African Development

Purpose:

The Concentration in African Development provides students with the knowledge and skills needed to address the challenges and opportunities presented by development issues in Africa. Students will learn both about the region, about critical development policies, processes and capabilities and how to combine region-specific knowledge with cutting-edge skills to contribute to developmental advances in Africa.

Description:

In terms of both economies and populations, Africa represents the fastest growing region of the world. At the same time, major structural issues challenge development in Africa – many of which are becoming exacerbated by global dynamics such as climate change, automation, corruption, a lack of democracy and the weakness of civil society.  Advances in development in Africa require an understanding of the complex environment of developmental issues common to all developing countries and regions, in combination with topics unique to Africa resulting from the region’s history, geography, climate, culture and natural resources. Understanding how these two areas intersect offers insights into a unique set of regional challenges and opportunities.  While there are certainly continent-wide attributes that apply to all of Africa, certain regions, such as Sub-Saharan Africa and Southern Africa have their own aspects that shape developmental needs and responses.  Together, these factors combine to make African Development an especially interesting and potentially rewarding topic to address.

Requirements:

Students wishing to receive attestation certifying the depth of their specialization in this particular area will be required to successfully complete at least four of the courses listed below or other additional courses agreed to by the SIA Director of Academic Advising.

Please note that this list will be reviewed from time to time depending on the available course offerings at any given time. Students should check the availability of these courses with the SIA academic advisor and the individual course instructors. Students should also determine if there are pre-requisites for enrolling in a particular course.

Courses:

  1. Water and Sustainable Development — INTAF 501 (3 credits)
  2. Science, Technology and International Policy — INTAF 502 (3 credits)
  3. Political Economy of Development and Growth — INTAF 504 (3 credits)
  4. Strategy, Conflict, Peace (Game Theory) — INTAF 505 (3 credits)
  5. Political Economy of Energy and Extractive Industries in Africa (Oil and Mining) — INTAF 534 (3 credits)
  6. Ethical Dimensions in Food and Agricultural Governance — INTAF 597* (3 credits)
  7. Economics Challenges of Africa — INTAF 597* (3 credits)
  8. Economic Development and the Environment — INTAF 597* (3 credits)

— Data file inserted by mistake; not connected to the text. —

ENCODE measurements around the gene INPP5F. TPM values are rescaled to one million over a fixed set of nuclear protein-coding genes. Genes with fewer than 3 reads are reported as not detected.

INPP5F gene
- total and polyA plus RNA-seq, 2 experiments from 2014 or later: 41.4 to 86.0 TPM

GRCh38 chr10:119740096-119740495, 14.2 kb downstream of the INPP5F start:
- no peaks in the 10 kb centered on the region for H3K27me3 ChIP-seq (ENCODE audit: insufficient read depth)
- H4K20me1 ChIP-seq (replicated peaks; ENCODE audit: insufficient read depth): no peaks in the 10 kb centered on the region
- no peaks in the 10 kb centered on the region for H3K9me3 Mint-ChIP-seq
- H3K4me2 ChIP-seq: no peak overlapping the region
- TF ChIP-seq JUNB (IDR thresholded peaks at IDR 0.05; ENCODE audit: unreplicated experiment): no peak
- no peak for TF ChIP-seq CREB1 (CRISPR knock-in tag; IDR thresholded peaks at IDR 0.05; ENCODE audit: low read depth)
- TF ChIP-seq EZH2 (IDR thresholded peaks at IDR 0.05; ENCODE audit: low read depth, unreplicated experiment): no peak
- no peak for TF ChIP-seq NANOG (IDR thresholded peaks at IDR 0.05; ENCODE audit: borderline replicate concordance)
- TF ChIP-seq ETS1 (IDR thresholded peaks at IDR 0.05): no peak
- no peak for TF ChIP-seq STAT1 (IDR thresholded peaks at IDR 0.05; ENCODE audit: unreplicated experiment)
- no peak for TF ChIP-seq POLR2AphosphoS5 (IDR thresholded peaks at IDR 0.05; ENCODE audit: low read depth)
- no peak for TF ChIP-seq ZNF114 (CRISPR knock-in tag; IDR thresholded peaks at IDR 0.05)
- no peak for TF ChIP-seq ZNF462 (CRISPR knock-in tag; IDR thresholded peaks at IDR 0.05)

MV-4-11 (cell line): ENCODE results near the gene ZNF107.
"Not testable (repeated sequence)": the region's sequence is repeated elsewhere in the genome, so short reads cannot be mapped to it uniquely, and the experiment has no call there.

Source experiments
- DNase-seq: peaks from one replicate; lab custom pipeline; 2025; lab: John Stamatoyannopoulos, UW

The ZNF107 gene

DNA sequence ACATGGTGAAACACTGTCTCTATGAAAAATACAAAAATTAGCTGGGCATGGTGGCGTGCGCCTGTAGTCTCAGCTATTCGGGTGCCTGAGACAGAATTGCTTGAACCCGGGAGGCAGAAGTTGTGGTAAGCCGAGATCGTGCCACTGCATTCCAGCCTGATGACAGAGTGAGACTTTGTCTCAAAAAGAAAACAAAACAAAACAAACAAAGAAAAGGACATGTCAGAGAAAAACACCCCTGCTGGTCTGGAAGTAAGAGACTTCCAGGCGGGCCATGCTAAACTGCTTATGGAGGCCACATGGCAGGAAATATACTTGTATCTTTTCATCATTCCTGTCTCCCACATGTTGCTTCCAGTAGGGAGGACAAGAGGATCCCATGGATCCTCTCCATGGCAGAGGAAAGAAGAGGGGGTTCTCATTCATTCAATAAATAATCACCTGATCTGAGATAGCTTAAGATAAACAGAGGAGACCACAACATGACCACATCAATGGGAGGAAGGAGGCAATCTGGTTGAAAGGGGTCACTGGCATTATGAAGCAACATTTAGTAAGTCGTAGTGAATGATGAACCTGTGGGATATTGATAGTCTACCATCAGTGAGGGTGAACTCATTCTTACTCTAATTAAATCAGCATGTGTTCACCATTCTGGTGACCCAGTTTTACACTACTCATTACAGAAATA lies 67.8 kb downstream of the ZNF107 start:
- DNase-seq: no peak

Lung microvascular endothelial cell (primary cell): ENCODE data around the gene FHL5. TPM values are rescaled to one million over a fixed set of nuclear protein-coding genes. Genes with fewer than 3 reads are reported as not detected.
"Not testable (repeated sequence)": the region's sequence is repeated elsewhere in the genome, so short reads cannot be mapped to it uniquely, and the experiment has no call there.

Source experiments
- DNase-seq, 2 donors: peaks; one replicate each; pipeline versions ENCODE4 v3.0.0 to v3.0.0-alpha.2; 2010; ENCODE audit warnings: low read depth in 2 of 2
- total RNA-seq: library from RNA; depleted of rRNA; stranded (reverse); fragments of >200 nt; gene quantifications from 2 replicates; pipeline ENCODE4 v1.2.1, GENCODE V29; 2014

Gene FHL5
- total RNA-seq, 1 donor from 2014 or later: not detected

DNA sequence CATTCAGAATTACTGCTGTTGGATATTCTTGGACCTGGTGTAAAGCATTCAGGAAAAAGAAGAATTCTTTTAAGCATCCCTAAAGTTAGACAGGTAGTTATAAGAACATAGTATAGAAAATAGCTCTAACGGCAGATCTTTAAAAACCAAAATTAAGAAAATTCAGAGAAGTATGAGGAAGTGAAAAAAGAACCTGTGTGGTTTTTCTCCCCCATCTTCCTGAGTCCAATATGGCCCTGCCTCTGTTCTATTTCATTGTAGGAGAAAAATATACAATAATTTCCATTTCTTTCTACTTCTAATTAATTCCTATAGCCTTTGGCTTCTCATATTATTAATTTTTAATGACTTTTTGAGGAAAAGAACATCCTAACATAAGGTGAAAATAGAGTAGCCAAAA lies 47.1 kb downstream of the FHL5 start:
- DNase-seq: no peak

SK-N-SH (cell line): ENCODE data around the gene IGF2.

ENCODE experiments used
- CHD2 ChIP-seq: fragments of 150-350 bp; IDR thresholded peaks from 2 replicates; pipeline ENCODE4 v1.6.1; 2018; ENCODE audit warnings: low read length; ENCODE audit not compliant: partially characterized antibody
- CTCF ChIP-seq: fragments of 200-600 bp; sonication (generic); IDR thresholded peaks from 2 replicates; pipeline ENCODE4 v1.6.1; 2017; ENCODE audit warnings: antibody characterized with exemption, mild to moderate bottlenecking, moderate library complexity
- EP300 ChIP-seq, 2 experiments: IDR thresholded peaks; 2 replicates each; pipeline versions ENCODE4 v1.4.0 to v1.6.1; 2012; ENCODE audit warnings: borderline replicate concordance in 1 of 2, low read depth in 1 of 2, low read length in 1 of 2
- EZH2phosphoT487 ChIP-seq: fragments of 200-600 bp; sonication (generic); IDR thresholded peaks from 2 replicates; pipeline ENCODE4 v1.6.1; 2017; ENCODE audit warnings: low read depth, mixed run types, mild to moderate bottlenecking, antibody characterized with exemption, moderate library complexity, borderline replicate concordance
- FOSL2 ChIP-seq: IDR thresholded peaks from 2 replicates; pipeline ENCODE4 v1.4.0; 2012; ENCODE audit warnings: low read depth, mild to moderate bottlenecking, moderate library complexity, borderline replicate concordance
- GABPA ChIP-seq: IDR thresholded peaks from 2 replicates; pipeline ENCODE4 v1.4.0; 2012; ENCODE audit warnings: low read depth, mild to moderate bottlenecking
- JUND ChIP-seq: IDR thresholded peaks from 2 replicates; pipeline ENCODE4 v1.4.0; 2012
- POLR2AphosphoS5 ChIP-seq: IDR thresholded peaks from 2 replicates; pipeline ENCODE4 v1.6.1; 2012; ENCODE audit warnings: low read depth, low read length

9. Global Health Security — INTAF 597* (3 credits)
  10. Institutional Change and Development — INTAF 597* (3 credits)
  11. International Development and The Ethics of Development Assistance — INTAF 597* (3 credits)
  12. Property, Poverty and Development — INTAF 597* (3 credits)
  13. Energy, International Security, and the Global Economy — INTAF 810 (3 credits) 
  14. Dynamics of International Economic Order:  Law, Politics, and Power — INTAF 815 (3 credits)
  15. War and Peace — INTAF 816 (3 credits)
  16. Ethnic Conflict in Africa — AFR/PLSC 443 (3 credits)
  17. Extractive Industries in Africa — AFR/PLSC 464 (3 credits)
  18. Government and Politics of Africa — AFR 454 (3 credits)
  19. African Health and Development — BBH 402 (3 credits)
  20. Women in Developing Countries — CED 420 (3 credits)
  21. International Community and Economic Development — CED 425 (3 credits)
  22. Economic Growth and Poverty — ECON 413 (3 credits)
  23. Environmental Economics — ECON 428 (3 credits)
  24. The Winners and Losers from Globalization — ECON 438 (3 credits)
  25. Health Economics — ECON 445 (3 credits)
  26. Growth and Development — ECON 471 (3 credits)
  27. Development Economics — ECON 570 (3-6 credits)
  28. Social Entrepreneurship — ENGR 451** (3 credits)
  29. Projects in Humanitarian Engineering — EDSGN 452** (2 credits; HESE program)
  30. Design for Development Communities — EDSGN 453** (1 credit; HESE program)
  31. HESE Field Experience —  EDSGN 454** (.5 credit)
  32. HESE Reflection and Research Dissemination —  ENGR 455** (3 credits)
  33. International Business in Emerging Markets — IB 460 (3 credits)
  34. International Development in the African Context — IB 470 (3 credits)
  35. Labor in the Global Economy: U.S. and South African Perspectives — LER 475 (3 credits)

* Frequency and availability of Special Topics 597 courses will vary each semester.

** Courses are part of the Humanitarian Engineering and Social Entrepreneurship (HESE) program. EDSGN 452 and EDSGN 453 taken concurrently can be used toward the M.I.A. elective requirements. EDSGN 454 is an optional travel component to the course for .5 credits during the Maymester after successful completion of the two courses. Please note: the international experience during the Maymester semester in combination with ENGR 455 (HESE Reflection and Research Dissemination) for 3 credits can serve as a Capstone project (internship or master's paper). Students interested in the Capstone option should speak with the Director of Career Services.